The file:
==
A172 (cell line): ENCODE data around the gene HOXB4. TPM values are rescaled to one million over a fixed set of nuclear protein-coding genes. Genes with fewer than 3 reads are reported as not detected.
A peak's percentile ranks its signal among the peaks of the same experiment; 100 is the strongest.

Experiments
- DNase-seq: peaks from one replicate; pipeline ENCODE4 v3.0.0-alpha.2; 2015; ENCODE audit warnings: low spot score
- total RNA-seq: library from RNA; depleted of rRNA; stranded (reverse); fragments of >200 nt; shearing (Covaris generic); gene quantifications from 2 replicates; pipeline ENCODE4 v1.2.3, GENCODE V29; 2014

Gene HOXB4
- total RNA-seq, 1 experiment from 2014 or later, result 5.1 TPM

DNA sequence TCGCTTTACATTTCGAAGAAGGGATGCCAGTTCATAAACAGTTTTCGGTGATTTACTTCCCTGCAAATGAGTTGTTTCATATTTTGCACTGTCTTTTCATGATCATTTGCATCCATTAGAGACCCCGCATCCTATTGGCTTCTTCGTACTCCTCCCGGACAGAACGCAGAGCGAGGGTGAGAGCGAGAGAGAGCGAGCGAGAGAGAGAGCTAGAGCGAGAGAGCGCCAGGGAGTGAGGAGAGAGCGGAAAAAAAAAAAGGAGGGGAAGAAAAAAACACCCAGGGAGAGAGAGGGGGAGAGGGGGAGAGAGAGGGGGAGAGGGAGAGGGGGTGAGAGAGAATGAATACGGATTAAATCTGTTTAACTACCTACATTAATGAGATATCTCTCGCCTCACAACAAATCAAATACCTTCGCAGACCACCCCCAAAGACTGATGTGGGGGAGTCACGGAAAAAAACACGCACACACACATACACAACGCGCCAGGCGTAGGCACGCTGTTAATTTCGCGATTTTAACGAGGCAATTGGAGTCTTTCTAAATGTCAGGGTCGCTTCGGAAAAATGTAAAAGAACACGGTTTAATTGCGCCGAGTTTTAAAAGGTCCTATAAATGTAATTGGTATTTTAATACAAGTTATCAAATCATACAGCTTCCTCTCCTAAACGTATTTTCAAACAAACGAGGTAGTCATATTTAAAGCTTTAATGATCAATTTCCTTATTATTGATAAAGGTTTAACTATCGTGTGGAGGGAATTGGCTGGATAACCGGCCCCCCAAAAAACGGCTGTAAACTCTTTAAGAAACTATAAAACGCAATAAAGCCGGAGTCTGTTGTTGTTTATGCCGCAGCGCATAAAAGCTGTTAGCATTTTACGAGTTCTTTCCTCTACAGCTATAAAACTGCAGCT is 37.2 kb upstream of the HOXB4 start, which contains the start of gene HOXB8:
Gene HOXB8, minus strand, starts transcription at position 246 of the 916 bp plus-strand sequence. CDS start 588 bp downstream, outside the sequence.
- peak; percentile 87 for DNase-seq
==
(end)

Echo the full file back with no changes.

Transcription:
A172 (cell line): ENCODE data around the gene HOXB4. TPM values are rescaled to one million over a fixed set of nuclear protein-coding genes. Genes with fewer than 3 reads are reported as not detected.
A peak's percentile ranks its signal among the peaks of the same experiment; 100 is the strongest.

Experiments
- DNase-seq: peaks from one replicate; pipeline ENCODE4 v3.0.0-alpha.2; 2015; ENCODE audit warnings: low spot score
- total RNA-seq: library from RNA; depleted of rRNA; stranded (reverse); fragments of >200 nt; shearing (Covaris generic); gene quantifications from 2 replicates; pipeline ENCODE4 v1.2.3, GENCODE V29; 2014

Gene HOXB4
- total RNA-seq, 1 experiment from 2014 or later, result 5.1 TPM

DNA sequence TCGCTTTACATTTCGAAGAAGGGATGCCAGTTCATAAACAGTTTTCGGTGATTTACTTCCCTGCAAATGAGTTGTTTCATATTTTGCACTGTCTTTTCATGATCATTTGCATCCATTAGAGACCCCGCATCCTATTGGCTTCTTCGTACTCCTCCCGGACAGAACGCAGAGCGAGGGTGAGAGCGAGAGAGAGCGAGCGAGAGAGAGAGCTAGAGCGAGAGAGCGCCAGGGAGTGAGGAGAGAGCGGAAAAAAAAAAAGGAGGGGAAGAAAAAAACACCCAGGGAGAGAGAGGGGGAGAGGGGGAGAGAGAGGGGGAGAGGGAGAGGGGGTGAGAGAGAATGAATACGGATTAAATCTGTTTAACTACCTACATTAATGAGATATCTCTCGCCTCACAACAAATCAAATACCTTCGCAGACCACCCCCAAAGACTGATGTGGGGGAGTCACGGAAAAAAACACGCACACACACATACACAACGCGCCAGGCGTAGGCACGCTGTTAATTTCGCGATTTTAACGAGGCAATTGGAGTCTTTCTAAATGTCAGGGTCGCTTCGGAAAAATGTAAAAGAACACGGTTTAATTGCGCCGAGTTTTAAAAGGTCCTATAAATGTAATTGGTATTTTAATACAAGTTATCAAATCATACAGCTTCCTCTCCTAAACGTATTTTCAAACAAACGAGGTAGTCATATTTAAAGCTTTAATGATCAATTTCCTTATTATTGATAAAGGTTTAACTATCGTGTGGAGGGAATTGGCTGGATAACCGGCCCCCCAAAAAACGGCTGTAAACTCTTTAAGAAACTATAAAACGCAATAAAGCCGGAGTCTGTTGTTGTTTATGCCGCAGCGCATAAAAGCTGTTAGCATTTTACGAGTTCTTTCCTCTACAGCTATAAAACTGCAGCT is 37.2 kb upstream of the HOXB4 start, which contains the start of gene HOXB8:
Gene HOXB8, minus strand, starts transcription at position 246 of the 916 bp plus-strand sequence. CDS start 588 bp downstream, outside the sequence.
- peak; percentile 87 for DNase-seq